Affordability? Affordable Housing in the Albuquerque NM area

Tego Venturi:

Tracy, I want to talk about affordability.

Tracy Venturi:

Changing the topic quickly.

Tego Venturi:

I’m changing the topic quickly.

Tego Venturi:

It’s interesting, cause there’s been a lot of stories out there talking about affordable housing and that is a conversation that needs to be,

Tracy Venturi:

That’s very different from affordability.

Tego Venturi:

Correct. Affordability, you know, when we’re talking about homes and in specifically compared to historically, so Tracy, there was a story that came out and a lot of people are seeing these headlines, Oh, there’s no affordable housing. And so all of a sudden they think, well, homes are not affordable. The reality is that homes are actually comparatively very affordable historically.

Tracy Venturi:

Totally. When you think about how much of somebody’s typical income needs to go towards housing these days, it’s very low compared to historical, you know, your percentage of how much you earn that goes towards housing has become much better.

Tego Venturi:

I got a stat for that. So there’s a couple of different things you can look at. So there’s, there’s this, National Association of Realtor does a whole housing affordability index. They’ve been doing it for a long time. If you go back to 1990 is the chart I have. And what they look at is, you know, the whole package, they’re not looking at just prices of home. They’re looking at they’re accounting for mortgage rates, they’re accounting for income. So they’re looking at median income versus what homes costs versus what the payments are, including insurances and taxes and everything. And the thing that’s fascinating is 2020 was let’s see one back to 1990. It is the fourth or fifth most affordable, year, the only years where it was more affordable where the, the post recession. So, you know, 2009, 2010, 2011, 2012, right? Those were the good years, right? We should have all bought more homes back then, right? Just like we all should have bought Bitcoin five years ago, but don’t get me started.

Tracy Venturi:

Hopefully when we used to talk about it a lot, some of the people that we mentioned it to did buy it and still hold it because.

Tego Venturi:

When we were doing the show, remember Tracy? We were doing the show back in, when did we start the show? Was it 2010? I don’t remember.

Tracy Venturi:

It’s been seven plus years. So 13, 14,

Tego Venturi:

And at the time we were saying, it’s the buyer’s market. It’s time to buy it’s time to buy.

Tracy Venturi:

That was a tough time to buy though because there wasn’t lending programs, right? The lending was very difficult because a lot of the mortgage programs had gone away.

Tego Venturi:

I’m gonna push back on that, the easy lending had gone away. But the people that could actually pay had no problem qualifying, right? It was just that the easy program went away.

Tracy Venturi:

All of the unique programs that catered to different scenarios were not in place. So,

Tego Venturi:

And the reality is those programs for the most part have not come back. A lot of those programs, you know, helps create the housing bubble back in 2008. So anyway, we’re getting way off track here, affordability. So the reality is, you know, right now affordability is at a very historic low. And also if you look at another piece of data, it’s a percentage of income needed for a mortgage payment. It decreased drastically in 2020. So historic norm is about 21%, 22% of your income toward your housing. And that could be rent. That could be, you know, a mortgage, however, so 21% as of right now, we’re at 14.9, 15%. So it’s a huge decrease in the affordability, even though home prices have come up.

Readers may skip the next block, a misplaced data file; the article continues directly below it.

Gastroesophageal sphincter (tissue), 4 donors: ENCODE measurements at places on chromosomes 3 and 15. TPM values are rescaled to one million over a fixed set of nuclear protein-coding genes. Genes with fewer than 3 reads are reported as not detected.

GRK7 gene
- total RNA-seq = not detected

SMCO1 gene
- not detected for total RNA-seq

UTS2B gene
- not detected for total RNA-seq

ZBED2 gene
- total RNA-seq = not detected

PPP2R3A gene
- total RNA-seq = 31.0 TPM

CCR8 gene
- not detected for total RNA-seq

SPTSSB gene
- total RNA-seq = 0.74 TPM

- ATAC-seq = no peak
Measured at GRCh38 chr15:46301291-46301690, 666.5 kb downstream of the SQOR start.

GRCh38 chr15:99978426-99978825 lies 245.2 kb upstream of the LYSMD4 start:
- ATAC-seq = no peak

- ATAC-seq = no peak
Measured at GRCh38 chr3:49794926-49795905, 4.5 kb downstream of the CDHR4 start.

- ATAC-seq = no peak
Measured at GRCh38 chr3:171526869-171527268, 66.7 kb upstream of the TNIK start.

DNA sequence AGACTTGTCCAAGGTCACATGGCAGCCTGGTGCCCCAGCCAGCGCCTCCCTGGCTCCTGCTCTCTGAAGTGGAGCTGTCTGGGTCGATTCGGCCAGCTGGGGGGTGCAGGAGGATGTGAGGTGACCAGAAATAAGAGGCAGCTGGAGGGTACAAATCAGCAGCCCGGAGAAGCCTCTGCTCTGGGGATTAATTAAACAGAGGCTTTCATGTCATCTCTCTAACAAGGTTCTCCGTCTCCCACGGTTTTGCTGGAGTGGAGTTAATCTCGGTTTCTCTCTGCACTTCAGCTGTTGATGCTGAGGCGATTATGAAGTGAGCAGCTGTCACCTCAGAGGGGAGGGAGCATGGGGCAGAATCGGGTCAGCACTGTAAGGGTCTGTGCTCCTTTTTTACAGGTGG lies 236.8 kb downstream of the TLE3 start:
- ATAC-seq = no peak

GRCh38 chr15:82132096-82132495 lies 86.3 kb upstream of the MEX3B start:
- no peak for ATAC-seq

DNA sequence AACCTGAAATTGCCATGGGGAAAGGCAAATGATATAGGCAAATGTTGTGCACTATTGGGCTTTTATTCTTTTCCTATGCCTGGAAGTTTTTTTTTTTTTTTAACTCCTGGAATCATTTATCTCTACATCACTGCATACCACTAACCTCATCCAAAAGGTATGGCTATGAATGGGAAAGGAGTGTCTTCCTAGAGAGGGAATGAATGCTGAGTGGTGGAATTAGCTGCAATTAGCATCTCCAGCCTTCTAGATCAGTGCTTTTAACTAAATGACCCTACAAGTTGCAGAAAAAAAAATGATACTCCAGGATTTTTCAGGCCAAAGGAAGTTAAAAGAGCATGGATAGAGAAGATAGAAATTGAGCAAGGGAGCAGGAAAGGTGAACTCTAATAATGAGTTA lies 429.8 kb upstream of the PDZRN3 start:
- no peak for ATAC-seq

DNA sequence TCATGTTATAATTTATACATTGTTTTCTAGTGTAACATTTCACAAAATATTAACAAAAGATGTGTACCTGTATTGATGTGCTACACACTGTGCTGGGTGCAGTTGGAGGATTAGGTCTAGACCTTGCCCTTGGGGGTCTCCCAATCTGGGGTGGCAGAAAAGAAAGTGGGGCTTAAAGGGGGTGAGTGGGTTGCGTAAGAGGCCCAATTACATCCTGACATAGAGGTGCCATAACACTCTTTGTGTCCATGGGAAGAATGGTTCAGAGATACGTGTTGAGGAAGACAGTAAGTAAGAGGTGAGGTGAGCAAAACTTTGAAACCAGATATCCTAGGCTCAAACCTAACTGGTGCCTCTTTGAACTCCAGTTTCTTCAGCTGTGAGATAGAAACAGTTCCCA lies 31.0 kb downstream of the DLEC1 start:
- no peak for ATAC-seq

Tracy Venturi:

So what’s helping that Tego is that interest rates are so low, you can afford more house. So because home prices are up, you can still afford them because of the lower interest rates.

Tego Venturi:

Yeah, absolutely. And so I just want to talk about that and just one other chart to talk about as the typical mortgage payment in, in 2020, they were saying it was $826. That’s just adjusted principal interest. And that’s, you know, for a very average home, right. In 2006, it was $1,300, right? So it’s substantial difference, right?

Tracy Venturi:

Interest rates were about seven and a half percent then because when I was a newly licensed realtor in 2002, we were typically in that seven and a half percent range. And then a few years later when we got better, it was seven. So, you know, sometimes we’d be in that seven, seven and a half range through 2006 as my recollection.

Tego Venturi:

So the takeaway is don’t make a decision based on a headline that says home prices are going up and, you know, they’re up this much from last year or whatever, right. Or you see a headline that said, there’s no of affordable housing on the market. Again, affordable housing is an issue. You know, we look at the Albuquerque market right now. I mean, how many homes in Albuquerque right now, Tracy you’re in the MLS are on the market under 200,000. It’s gotta be less than, it’s gotta be a few hundred, right? And so, you know, that is a challenge. There are less lower price homes on the market without a doubt.